Breast-Feeding May Calm New Mothers Stress
New York NY, March 23, 1998--Most of us know that breast-feeding is good for the baby, but what about for the mother? Researchers at Columbia University College of Physicians & Surgeons have found mothers who breast-feed are less likely to feel stressed during the post-partum period than mothers who do not. The results suggest that breast-feeding may activate a "stress-buffering" mechanism. The study, reported at the American Psychosomatic Society's 56th annual meeting, was designed to see if breast-feeding affects a new mother's experience of daily stress or changes her psychological and physiological reactions to induced stressors. Earlier studies suggested that breast-feeding may lower the level of stress that a new mother feels.
Researchers discovered that mothers who breast-fed reported feeling the lowest levels of stress than mothers who did not breast-feed. However, mothers who breast-fed only part of the time demonstrated the highest degree of physiological response to an induced stressor stimulus. This was true even when researchers controlled for other factors such as whether a mother worked, or exercised, the number of other children she had, or the number of months she was post-partum, according to Elizabeth Sibolboro Mezzacappa, Ph.D., a research fellow at Columbia-Presbyterian Medical Center and lead author of the study.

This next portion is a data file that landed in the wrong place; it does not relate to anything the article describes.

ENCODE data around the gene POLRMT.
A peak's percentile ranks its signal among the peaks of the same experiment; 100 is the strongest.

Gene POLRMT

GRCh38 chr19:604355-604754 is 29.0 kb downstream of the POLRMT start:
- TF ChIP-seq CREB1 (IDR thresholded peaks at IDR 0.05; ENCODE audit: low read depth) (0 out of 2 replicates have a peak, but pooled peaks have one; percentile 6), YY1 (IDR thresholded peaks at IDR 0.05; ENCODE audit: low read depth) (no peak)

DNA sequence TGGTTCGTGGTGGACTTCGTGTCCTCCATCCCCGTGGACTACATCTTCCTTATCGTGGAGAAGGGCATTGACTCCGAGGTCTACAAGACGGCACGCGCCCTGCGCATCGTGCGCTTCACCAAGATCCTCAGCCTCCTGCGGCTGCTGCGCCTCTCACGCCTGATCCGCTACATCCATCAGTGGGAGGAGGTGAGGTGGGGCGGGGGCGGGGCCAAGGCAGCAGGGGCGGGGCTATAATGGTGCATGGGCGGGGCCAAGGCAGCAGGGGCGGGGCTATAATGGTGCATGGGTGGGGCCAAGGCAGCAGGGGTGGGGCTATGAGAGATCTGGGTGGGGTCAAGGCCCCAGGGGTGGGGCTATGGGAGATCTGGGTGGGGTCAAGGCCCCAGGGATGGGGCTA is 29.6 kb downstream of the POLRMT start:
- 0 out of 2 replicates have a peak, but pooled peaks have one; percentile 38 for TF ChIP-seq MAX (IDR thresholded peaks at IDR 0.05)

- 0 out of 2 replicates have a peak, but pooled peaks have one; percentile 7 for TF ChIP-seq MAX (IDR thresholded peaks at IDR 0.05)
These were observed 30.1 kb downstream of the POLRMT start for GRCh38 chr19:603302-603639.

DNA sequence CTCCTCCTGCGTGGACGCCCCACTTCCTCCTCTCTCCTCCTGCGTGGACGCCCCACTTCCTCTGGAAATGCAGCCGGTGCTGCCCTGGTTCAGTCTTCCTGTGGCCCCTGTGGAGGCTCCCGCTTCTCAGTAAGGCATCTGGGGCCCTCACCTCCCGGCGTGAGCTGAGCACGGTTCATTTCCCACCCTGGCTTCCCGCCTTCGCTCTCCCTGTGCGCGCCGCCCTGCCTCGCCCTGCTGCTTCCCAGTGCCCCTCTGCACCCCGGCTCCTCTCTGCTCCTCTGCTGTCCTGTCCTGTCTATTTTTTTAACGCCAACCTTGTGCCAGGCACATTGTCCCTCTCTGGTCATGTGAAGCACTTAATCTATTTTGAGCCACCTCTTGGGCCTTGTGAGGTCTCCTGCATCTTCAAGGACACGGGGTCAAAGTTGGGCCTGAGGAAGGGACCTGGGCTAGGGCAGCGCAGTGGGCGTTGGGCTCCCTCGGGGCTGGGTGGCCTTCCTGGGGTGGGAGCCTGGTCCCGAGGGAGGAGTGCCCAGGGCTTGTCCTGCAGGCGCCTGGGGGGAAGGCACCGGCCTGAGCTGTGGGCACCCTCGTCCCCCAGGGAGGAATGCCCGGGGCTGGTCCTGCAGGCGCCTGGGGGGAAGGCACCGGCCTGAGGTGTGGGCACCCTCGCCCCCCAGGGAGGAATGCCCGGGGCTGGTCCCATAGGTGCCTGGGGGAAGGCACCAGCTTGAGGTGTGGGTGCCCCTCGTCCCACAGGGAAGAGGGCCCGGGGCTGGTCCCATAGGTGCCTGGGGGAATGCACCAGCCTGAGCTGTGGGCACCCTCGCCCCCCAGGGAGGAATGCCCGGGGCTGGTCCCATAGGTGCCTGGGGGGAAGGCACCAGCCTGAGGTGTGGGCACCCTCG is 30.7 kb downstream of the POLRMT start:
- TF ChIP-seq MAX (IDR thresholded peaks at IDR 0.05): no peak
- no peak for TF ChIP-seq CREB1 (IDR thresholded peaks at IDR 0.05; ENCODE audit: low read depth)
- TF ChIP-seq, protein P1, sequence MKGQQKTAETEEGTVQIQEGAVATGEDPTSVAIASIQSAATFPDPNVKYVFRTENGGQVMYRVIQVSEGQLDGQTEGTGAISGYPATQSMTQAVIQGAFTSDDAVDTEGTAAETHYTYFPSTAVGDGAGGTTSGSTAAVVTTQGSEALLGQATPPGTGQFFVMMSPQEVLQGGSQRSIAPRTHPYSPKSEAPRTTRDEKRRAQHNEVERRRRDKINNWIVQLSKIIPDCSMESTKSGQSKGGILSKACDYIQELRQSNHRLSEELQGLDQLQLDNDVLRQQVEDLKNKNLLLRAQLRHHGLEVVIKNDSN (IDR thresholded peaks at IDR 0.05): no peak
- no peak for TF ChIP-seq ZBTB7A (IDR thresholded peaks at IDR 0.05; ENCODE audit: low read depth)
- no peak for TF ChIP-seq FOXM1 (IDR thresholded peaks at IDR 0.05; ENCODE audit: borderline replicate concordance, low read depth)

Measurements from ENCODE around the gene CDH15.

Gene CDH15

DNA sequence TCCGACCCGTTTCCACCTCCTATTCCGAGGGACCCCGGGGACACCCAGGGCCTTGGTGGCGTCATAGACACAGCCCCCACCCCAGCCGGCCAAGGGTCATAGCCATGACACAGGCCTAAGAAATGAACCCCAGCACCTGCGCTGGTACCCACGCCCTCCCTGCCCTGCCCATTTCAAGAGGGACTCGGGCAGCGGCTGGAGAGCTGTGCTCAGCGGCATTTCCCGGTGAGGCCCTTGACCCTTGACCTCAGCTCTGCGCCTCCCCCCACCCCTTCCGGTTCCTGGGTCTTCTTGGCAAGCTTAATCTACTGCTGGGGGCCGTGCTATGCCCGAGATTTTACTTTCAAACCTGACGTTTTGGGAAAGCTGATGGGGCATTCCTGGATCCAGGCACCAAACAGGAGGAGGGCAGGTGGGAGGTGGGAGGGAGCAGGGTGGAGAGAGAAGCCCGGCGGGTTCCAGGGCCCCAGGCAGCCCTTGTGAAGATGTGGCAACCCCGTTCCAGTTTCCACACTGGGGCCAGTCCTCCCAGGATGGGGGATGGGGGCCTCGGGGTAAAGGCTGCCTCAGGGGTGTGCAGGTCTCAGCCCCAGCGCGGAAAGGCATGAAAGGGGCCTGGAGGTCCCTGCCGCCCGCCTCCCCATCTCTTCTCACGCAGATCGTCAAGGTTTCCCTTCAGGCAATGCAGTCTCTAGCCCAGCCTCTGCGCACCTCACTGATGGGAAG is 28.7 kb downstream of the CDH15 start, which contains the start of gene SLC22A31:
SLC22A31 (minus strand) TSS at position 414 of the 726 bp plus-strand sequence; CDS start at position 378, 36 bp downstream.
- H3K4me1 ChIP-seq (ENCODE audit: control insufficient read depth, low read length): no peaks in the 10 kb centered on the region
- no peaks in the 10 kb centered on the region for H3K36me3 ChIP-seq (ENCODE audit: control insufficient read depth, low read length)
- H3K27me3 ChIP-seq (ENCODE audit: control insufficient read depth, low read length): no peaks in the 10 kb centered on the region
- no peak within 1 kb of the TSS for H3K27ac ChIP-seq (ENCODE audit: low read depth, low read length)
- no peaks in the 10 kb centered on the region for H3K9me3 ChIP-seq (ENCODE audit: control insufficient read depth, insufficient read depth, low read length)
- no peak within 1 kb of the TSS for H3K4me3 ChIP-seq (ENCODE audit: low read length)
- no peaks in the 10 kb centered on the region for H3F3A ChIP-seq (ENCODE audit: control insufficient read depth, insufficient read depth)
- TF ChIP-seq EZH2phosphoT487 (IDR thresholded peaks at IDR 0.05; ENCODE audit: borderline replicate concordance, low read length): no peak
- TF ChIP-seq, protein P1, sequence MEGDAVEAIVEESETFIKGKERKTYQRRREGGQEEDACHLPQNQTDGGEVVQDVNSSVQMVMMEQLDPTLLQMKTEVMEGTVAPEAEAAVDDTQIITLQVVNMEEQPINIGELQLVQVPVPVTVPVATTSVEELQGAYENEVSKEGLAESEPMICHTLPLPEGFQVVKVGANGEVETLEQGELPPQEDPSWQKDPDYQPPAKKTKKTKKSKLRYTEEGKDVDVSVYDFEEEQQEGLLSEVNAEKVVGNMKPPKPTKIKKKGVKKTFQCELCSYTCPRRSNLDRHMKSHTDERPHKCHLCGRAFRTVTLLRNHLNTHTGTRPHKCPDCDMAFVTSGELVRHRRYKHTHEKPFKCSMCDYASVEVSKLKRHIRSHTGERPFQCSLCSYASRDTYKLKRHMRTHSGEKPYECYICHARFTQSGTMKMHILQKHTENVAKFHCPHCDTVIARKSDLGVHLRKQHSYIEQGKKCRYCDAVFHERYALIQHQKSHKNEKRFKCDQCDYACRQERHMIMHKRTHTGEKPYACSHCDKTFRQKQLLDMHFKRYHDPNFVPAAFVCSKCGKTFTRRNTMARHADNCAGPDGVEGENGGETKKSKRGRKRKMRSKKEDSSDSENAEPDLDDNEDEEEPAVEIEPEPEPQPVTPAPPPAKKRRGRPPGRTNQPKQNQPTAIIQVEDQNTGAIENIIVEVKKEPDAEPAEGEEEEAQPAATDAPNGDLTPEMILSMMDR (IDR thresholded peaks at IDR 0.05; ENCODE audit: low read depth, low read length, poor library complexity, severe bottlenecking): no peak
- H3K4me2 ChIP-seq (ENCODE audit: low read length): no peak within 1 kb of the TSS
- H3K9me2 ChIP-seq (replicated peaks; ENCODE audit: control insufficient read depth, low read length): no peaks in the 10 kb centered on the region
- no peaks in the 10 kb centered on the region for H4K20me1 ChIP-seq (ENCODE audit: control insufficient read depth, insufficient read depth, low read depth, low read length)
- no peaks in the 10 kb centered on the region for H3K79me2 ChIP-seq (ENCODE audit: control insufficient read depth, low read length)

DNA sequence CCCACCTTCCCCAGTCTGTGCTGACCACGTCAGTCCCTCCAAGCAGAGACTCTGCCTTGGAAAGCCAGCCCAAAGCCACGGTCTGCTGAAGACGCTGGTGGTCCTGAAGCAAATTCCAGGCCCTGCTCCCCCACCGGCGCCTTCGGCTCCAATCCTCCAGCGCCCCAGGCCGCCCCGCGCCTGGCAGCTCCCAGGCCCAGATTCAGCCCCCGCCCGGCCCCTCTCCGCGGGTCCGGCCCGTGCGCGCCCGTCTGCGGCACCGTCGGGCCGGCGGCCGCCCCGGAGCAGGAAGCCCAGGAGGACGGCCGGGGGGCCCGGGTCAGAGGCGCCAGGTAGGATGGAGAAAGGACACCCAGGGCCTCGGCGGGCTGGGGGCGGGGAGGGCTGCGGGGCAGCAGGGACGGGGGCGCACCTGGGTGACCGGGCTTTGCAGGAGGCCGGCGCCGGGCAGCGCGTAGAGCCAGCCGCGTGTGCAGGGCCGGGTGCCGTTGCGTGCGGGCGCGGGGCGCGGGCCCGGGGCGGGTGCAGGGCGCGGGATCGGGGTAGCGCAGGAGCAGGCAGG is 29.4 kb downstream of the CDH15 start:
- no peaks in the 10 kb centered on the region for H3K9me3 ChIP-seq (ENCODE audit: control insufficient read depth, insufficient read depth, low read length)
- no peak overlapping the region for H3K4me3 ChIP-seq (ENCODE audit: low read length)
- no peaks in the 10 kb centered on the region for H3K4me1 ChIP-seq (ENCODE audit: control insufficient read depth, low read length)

"It seems that exclusive breast-feeding calms the mother and this effect doesn't appear to be based on differences in personality or circumstance but on the actual physiological effects of breast-feeding," says Dr. Mezzacappa.
The study followed four groups of new mothers who gave birth within the last year: mothers who had never breast-fed their babies, mothers who had started but subsequently stopped breast-feeding, mothers who breast-fed and bottle-fed, and mothers who exclusively breast-fed. Each mother completed standardized questionnaires designed to assess their personality for baseline anxiety traits and to measure the stress experienced in the past month. Results showed that while mothers did not differ in their levels of baseline anxiety, the breast-feeding mothers reported feeling the least stress. The researchers also measured physiological stress by asking the mothers to perform mental arithmetic and cold pressor tests (placing a hand in ice water)--tasks routinely used by researchers as simulators of stress. To quantify physiological responses, the mothers' skin electrical activity was recorded before and during each task. This "electrodermal response" is thought to be an index of the body's emergency or stress activated system. Mothers who were both breast- and bottle-feeding showed the greatest response to the cold pressor test. No significant differences were seen in response to the mental arithmetic task.
The results support the notion that breast-feeding makes women feel calmer or less stressed. However, when a mother breast-feeds only part of the time, such as during weaning, stress-exacerbating mechanisms may be involved which make her more vulnerable to the physiological effects of stress. Says Dr. Mezzacappa, "The results are complex, but they do demonstrate that breast-feeding and weaning have an impact on a mother's well-being. Clearly, further studies are needed in this critical area."